- Hardcore Heritage: imagination for preservation
- Frontiers in Psychology
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- Interfacultary Research Institutes
- Institute for Logic, Language and Computation (ILLC)
Should the practice of the historic preservation of built and landscape heritage necessarily be based on conservation? Monuments, listed buildings, landscapes, and other forms of built heritage, are typically regarded as immutable and untouchable—objects to be “conserved”—and as a result tend to fade from public imagination and memory (Rietveld et al., 2017). Current conservative preservation practices tend to fixate built heritage into an arbitrary historical state (choosing for example the building's early seventeenth century state as the reference), which negates both the historical process that shaped it (and followed it), as well as any possibility for rendering it relevant for the present or to bring us further into the future. Instead of just halting decay, we argue that one should aim at generating meaning from the old for current and future generations. In order to achieve this, we need a radically new perspective on built cultural heritage, which can only be reached by approaching heritage in a different way: one that conceives of preservation as an effort toward imagination and activation, rather than conservation.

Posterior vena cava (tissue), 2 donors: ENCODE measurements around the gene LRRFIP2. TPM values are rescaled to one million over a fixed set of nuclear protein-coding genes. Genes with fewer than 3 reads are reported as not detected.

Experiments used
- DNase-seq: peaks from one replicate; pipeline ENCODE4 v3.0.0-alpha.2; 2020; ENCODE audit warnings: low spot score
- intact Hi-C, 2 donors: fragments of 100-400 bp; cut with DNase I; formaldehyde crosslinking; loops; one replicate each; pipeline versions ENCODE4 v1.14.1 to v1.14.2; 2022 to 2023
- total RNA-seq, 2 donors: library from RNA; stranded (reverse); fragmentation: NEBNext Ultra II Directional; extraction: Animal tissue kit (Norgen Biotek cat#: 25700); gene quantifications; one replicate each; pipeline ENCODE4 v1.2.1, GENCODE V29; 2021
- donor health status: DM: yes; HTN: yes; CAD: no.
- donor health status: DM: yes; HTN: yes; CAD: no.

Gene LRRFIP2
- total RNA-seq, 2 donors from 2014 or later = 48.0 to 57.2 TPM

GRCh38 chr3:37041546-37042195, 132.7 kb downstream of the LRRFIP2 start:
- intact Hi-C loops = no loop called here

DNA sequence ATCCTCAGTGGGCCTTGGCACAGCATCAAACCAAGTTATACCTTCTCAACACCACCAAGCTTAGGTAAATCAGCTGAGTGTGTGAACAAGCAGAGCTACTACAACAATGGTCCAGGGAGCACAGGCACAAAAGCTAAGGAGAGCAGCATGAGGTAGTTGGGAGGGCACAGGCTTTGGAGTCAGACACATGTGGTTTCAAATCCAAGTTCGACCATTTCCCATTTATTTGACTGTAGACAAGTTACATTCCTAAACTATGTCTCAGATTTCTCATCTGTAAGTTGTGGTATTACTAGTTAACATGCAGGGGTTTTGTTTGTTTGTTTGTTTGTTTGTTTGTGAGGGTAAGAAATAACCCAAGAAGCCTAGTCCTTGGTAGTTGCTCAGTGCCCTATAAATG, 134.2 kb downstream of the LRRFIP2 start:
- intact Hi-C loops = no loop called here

This view has been the motivation behind RAAAF's radical interventions in the field of heritage. RAAAF [Rietveld Architecture-Art-Affordances] is a multidisciplinary studio operating at the intersection of architecture, visual art and philosophy. One example (Figure 1) of such a new perspective on cultural heritage is Bunker 599, where RAAAF|Atelier de Lyon cut through a bunker that is part of the UNESCO World Heritage-nominated New Dutch Waterline. In a radical way this intervention sheds new light on the Dutch and UNESCO policies on cultural heritage. At the same time, it makes people look at their surroundings in a new way. The bunker becomes the entrance to an 80 km long potential park of the twenty-first century, the New Dutch Waterline Park. A seemingly indestructible bunker with monumental status is sliced open. Paradoxically, after the intervention Bunker 599 became a Dutch national monument, so it “increased” in monumental value. The strategic intervention (Rietveld E. et al., 2014) offers a new perspective on the other 700 bunkers in the New Dutch Waterline.
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